America will soon attack Iraq and maybe before I finish and post this Newsletter on the web site.  The question is should Catholics support or appose this war?  The Holy Father is openly against any war because of the damage to property and the innocent people who will be killed.  He must always be against war because he has political problems in that he has priests, bishops and Nuncios in all counties of the world to protect.  If he agrees with any war, these people's lives will be lost.  This was the reason that Pope Pius XII in public held a neutral position with Hitler, when in fact he was protecting Jews and feeding information to the Allied Forces.  For diplomatic reasons, sometimes a Leader's outward statements are not his real views.


Because we take into consideration these diplomatic reasons, our moral position in this can be different from the Holy Father.  Our moral position must be based on three things: God's law, the real facts, and the motive.  The motive can be a problem in that there might be wrong motives in the proper action.  God will judge the motives but we have to look at the action. 


God's law can be confusing if you are not well versed in the Bible and the teaching of the Church because most people will just quote "Thou shall not kill.", however, then we find God commanding the Jews to go to war and kill every man, woman and child in 1 Kings 15.  What appears to be a contradiction is a mis-translation of "kill" which should be translated "murder".  We kill to eat and we kill to protect ourselves, but murder is always a sin because it is not protection or self preservation.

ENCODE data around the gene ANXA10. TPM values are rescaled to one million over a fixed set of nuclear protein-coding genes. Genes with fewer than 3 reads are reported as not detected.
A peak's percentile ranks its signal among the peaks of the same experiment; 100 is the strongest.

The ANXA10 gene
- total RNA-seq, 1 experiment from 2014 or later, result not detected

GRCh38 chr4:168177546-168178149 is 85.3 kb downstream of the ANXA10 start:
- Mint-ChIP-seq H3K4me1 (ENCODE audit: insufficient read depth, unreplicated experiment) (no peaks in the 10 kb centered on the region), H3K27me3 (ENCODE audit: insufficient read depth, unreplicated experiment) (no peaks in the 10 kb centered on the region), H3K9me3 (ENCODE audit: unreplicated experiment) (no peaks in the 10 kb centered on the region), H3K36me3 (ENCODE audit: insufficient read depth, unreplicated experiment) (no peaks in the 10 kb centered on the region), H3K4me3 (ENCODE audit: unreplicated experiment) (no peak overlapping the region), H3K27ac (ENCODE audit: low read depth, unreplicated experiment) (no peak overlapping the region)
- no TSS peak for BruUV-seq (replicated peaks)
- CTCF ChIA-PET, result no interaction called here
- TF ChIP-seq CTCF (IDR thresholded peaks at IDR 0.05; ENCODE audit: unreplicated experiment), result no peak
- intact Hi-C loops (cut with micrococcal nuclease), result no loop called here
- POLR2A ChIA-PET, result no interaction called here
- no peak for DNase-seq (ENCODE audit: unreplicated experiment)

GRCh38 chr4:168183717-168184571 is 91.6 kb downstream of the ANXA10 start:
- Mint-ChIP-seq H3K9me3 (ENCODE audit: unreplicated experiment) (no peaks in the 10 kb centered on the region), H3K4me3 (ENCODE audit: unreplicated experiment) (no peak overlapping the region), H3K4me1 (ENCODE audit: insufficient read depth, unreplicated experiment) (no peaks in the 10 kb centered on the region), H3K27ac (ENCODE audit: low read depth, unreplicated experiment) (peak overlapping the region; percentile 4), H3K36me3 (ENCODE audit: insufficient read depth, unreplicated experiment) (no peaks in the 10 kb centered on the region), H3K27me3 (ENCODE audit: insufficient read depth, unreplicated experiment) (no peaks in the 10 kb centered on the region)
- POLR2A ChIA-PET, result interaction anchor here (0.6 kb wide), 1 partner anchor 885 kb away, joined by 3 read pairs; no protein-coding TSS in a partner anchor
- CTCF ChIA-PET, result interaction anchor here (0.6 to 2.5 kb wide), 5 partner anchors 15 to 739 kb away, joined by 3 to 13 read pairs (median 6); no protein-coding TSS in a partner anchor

What about motive?  The motive of the warrior can be bad but the results can be the Will of God; and in fact, almost always are the Will of God.  Take for an example God's command to Jeremias in Jeremias 27: 6 where He tells him to tell all the people to not fight against the King of Babylon, Nabuchodonosor. 


"And now I have given all these lands into the hands of Nabuchodonosor, king of Babylon, my servant."  


My servant?????  God calls one of the worse heretics, murderers and Satanic worshiper His servant.  Why?  Because God will use and does use, even Satan himself, to punish sin and correct error.  Not knowing it, Nabuchodonosor was serving the true God although he thought he was doing what his false gods wanted him to do.  God was using him to correct the sinful ways of His people.




Let us first look at the motive of America, although you will see that to me it does not matter.

In America the people believe that they are in power, but because the news is controlled by those who are in the real power, the voce of the people is a prologue to a tragedy. Knowledge will forever govern ignorance, and for the most part Americans are ignorant of what politicians are doing or plan to do.